Five years ago, as 2010 came to a close, the U.S. was home to a total of 151,000 solar installations that provided 2.0 gigawatts of generation capacity. Thanks to a 2008 extension of the federal Investment Tax Credit, and a 2009 stimulus-package-driven program to enable the conversion of the tax credit to a cash grant (much needed in the wake of the ongoing financial crisis), the U.S. installed 852 megawatts (MWdc) of solar photovoltaics (PV) that year alone. Solar costs were falling precipitously; utility-scale solar installations were constructed that year for an average of $3.58/watt (Wdc), down from 63% from a decade prior. At the time, all of these numbers seemed impressive.

    My, how times have changed. This year, we forecast that the U.S. will install 7.7 GW of solar PV, more than nine times the 2010 total. By the end of this year, the U.S. will have 26 GW of solar PV operating. Total capacity has increased by an order of magnitude in just five years.

    Meanwhile, costs have continued to plummet. Today, the average cost to install a utility-scale fixed-tilt solar project in the U.S. is around $1.45/W all-in (including developer margins). We have even heard quotes for best-in-class projects in the Southeast U.S. planned for completion in 2016 at nearly $1.00/W. And average costs shouldn’t be far behind; we forecast that fully loaded average prices will hit $1.04/W by the end of the decade.

    Over the next few months, the U.S. solar market will reach two symbolic milestones. First, early next year, the millionth solar installation will begin operation. Second, around the end of this year, solar will begin generating over 1% of all electricity in the country.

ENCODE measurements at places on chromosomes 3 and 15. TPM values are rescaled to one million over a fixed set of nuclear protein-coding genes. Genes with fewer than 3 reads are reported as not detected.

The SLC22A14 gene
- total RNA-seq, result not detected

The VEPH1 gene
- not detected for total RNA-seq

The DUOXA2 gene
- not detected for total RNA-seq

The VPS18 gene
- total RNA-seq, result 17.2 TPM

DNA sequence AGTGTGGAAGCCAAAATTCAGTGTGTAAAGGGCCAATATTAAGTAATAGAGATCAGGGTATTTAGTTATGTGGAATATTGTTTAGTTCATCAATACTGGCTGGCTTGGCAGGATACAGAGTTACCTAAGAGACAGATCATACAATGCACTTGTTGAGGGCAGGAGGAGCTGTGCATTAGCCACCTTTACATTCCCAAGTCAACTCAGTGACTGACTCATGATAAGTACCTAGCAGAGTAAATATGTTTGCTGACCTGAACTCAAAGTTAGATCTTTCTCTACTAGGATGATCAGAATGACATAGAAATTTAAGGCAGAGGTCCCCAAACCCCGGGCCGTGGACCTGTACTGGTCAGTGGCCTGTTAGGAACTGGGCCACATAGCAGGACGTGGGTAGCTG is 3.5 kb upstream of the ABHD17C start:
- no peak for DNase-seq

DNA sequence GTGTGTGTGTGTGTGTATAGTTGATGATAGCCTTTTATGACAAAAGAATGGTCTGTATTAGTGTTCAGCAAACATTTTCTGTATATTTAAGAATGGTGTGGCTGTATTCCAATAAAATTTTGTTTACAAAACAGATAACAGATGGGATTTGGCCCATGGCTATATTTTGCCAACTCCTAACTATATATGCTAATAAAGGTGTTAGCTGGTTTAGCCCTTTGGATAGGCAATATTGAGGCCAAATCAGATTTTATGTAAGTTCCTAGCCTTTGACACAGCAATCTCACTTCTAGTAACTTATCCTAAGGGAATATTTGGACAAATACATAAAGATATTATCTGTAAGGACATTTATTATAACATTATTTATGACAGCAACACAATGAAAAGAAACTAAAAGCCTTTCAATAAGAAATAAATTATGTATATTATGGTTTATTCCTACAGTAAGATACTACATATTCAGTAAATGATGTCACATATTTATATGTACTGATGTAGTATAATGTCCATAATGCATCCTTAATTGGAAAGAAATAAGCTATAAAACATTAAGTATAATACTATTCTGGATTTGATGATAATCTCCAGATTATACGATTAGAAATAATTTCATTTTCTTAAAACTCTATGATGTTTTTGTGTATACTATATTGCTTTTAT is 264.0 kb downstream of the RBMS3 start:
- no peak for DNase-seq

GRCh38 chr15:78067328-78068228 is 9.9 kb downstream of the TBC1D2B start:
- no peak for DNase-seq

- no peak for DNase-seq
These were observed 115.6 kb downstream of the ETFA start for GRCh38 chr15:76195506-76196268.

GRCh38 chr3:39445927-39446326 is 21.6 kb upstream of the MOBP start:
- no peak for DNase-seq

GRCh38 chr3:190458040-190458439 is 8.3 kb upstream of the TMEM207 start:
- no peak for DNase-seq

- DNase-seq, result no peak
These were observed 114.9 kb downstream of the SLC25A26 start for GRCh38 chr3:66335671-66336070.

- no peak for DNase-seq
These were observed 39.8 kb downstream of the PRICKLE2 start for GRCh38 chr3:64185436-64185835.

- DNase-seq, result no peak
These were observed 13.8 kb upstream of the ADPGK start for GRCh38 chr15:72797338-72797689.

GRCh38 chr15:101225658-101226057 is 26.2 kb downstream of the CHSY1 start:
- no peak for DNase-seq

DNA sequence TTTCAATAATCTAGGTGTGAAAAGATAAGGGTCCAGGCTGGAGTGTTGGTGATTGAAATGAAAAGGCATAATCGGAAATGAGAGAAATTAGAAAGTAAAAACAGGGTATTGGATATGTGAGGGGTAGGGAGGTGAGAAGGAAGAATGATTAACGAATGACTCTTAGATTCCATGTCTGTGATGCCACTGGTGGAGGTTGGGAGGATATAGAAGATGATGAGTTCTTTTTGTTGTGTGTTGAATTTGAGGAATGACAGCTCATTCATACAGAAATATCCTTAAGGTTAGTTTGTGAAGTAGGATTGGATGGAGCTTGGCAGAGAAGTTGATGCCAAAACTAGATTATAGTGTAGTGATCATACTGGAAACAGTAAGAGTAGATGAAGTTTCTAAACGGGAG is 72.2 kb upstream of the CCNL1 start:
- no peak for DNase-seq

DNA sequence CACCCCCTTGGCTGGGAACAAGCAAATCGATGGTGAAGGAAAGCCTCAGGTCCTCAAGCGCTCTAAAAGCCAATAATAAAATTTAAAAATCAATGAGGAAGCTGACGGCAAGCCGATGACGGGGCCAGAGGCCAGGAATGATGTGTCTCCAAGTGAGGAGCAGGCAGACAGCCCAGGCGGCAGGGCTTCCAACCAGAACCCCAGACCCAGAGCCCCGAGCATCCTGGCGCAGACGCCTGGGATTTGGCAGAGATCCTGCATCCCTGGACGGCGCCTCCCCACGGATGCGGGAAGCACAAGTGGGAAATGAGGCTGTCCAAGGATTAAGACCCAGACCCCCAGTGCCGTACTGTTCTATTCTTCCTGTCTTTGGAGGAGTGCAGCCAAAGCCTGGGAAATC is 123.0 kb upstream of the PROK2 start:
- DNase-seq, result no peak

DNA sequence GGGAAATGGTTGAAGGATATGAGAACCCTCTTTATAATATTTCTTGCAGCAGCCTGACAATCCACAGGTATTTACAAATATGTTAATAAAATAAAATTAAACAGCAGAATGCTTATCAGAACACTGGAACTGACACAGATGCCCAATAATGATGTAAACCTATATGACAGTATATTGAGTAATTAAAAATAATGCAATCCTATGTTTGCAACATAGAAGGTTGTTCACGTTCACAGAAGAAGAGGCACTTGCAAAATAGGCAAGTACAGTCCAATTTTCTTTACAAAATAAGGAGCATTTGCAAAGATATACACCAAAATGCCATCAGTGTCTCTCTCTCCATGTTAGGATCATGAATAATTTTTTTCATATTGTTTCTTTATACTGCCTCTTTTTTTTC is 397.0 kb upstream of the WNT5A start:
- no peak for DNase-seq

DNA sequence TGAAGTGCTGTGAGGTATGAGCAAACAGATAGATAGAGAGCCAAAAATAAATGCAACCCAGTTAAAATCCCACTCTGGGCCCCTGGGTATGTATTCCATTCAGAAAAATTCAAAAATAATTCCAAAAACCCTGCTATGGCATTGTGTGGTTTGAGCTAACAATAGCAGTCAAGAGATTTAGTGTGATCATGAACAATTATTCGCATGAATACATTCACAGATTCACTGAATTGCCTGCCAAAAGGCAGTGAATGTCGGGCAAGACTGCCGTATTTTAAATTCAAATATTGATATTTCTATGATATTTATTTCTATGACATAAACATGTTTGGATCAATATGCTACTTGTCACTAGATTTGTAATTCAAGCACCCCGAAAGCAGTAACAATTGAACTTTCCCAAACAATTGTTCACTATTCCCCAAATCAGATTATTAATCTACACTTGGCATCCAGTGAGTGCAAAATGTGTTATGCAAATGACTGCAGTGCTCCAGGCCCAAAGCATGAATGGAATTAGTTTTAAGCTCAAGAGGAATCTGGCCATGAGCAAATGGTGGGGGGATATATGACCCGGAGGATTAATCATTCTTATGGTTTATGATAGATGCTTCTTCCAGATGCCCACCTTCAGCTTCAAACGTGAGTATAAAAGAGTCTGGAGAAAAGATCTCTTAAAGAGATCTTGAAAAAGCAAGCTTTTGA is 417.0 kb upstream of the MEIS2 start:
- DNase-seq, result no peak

These milestones can be viewed through two different and equally appropriate lenses. On one hand, solar’s transformation from a tiny blip on the radar of the expansive electricity sector to a $15B+ annual industry with an ever-growing coalition of supporters is remarkable. The market has proven resilient in the face of incentive reductions, import tariffs, and many other roadblocks; solar clearly is here to stay. On the other hand, for all its growth, solar remains a bit player in the electricity sector. The industry has yet to fundamentally change the generation mix, or to significantly impact U.S. greenhouse gas emissions. There remains a long way to go…

    Getting To The Next Order Of Magnitude…What Will 250 GW Look Like?...Catalysts For Growth…Solar’s Tailwinds Are Strong…Risk Factors…The Headwinds Are Blowing…Ensuring The Solar Future…The Solar Industry’s Work Today Is Laying The Groundwork For The Next Decade Or More…


    Why the Future Is Bright, or Solar’s Coming Dawn, or the Market’s Day in the Sun

    Traditional energy forecasters have always struggled to catch up with the solar market’s growth. And while many of them have now awoken to the possibility that solar may account for a meaningful portion of the electricity market in the coming decades, few have truly considered the shape of the path between here and there. It will be bumpy; solar remains an incentive- and regulatory-driven technology, and its near-universal public appeal will not always translate to perfect policy. But I find it very difficult to conjure a realistic scenario that doesn’t include solar achieving the next order of magnitude by 2030, if not earlier.

    In the meantime, there is no shortage of work to be done by the solar industry, electricity regulators, utilities, and policymakers to ensure that the transformation at the edge of the grid produces a more affordable, efficient, resilient, and clean energy future.